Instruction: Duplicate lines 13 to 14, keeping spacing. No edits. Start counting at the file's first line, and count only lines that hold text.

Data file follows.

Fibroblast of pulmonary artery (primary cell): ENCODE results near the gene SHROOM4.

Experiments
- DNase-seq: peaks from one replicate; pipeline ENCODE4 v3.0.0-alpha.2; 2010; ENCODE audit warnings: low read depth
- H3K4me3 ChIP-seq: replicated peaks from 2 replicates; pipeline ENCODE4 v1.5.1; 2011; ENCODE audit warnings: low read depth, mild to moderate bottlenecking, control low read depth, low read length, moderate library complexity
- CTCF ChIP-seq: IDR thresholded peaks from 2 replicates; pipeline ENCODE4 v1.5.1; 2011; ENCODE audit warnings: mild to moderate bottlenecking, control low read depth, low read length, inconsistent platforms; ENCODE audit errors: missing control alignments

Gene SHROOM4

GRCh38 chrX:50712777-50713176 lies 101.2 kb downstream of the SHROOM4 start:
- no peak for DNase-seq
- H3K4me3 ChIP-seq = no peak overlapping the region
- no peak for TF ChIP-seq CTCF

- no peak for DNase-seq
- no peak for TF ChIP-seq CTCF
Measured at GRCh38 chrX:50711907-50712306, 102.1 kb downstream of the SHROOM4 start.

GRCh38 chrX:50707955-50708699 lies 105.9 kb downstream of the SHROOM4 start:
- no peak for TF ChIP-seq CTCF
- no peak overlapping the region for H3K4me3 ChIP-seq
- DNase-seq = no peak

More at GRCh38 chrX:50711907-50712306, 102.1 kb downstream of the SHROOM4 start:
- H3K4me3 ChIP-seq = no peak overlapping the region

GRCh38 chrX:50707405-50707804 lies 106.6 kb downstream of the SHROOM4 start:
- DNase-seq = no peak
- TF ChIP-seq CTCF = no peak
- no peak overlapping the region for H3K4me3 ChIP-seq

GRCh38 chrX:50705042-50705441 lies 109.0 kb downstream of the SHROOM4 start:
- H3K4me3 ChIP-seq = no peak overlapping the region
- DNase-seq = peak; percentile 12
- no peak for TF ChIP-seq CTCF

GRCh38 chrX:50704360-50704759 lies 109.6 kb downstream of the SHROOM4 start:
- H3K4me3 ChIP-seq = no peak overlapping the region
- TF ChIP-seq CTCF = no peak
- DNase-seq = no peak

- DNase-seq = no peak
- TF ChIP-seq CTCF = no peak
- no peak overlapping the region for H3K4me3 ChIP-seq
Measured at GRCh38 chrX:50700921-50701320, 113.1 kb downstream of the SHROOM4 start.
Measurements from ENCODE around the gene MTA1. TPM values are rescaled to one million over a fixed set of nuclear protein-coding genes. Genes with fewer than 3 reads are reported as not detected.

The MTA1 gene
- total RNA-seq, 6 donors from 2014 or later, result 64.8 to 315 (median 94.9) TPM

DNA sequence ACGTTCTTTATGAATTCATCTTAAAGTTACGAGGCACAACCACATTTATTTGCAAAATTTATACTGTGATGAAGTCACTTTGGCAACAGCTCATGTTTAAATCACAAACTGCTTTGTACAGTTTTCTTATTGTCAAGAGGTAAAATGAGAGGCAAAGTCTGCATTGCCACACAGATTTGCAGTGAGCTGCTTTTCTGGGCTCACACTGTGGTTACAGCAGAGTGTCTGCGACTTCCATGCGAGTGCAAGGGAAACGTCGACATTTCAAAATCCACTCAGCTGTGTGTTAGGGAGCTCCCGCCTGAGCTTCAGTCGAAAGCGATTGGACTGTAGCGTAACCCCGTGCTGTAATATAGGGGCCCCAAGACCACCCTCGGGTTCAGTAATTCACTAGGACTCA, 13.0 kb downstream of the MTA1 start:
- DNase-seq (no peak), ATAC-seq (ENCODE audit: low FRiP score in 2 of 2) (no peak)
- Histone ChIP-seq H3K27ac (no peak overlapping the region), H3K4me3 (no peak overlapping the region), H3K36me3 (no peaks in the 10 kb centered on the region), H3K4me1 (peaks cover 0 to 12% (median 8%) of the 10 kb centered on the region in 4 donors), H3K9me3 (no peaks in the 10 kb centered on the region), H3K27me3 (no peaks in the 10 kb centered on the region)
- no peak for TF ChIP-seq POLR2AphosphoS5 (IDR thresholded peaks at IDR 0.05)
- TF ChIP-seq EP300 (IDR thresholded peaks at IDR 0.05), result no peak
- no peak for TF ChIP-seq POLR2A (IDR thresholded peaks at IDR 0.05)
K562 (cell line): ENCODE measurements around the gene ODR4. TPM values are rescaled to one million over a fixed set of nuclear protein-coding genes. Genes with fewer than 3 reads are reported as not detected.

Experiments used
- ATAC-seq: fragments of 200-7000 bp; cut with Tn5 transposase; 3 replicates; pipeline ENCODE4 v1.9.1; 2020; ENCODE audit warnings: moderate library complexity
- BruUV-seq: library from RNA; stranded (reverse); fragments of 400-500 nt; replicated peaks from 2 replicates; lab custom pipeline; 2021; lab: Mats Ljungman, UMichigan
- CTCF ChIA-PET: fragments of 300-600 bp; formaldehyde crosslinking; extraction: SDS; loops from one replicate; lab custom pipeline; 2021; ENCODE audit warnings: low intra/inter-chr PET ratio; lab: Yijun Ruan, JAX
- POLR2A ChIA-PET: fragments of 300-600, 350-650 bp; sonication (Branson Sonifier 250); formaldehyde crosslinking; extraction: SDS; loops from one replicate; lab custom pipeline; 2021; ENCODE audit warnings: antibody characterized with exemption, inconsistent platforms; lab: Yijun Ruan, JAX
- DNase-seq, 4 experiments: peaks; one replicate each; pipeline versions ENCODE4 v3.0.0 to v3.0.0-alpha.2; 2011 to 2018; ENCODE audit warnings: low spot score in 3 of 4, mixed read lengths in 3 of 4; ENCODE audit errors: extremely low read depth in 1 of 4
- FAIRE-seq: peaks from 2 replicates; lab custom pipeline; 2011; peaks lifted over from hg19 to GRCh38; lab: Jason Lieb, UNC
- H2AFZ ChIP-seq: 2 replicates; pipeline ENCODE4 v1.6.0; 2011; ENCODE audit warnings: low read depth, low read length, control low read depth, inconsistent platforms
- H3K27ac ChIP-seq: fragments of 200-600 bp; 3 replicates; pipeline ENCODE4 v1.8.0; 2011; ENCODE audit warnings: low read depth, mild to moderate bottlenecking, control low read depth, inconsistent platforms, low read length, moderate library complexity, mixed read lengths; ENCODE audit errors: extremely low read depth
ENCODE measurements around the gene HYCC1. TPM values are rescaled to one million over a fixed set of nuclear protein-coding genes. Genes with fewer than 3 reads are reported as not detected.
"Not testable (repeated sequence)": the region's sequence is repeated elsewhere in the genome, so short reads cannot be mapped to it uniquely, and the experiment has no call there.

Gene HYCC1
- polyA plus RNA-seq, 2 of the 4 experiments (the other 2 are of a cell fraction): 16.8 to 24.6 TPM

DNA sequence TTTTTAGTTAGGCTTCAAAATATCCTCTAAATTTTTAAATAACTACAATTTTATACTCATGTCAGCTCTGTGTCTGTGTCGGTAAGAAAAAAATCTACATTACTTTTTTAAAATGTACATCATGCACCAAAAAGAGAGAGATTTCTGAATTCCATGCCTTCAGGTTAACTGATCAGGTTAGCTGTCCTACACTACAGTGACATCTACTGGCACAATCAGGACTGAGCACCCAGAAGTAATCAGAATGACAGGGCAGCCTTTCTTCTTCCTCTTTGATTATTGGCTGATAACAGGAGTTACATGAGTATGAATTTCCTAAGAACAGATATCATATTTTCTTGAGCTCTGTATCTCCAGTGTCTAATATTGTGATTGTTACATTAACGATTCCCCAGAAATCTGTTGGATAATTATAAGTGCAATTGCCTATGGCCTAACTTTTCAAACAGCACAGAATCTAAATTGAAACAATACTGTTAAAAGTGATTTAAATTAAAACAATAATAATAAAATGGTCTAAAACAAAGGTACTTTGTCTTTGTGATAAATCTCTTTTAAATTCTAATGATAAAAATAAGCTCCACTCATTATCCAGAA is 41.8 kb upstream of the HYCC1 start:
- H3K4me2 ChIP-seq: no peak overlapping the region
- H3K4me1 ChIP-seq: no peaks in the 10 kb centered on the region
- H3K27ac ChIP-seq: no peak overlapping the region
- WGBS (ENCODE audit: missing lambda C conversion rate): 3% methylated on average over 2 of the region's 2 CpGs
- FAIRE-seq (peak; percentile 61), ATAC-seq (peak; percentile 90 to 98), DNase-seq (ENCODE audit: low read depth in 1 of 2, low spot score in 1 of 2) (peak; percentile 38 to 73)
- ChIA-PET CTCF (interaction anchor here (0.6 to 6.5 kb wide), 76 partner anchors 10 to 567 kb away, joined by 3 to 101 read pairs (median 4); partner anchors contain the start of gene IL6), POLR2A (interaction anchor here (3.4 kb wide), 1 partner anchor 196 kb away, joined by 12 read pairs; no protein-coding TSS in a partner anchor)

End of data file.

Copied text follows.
Measured at GRCh38 chrX:50711907-50712306, 102.1 kb downstream of the SHROOM4 start.

GRCh38 chrX:50707955-50708699 lies 105.9 kb downstream of the SHROOM4 start: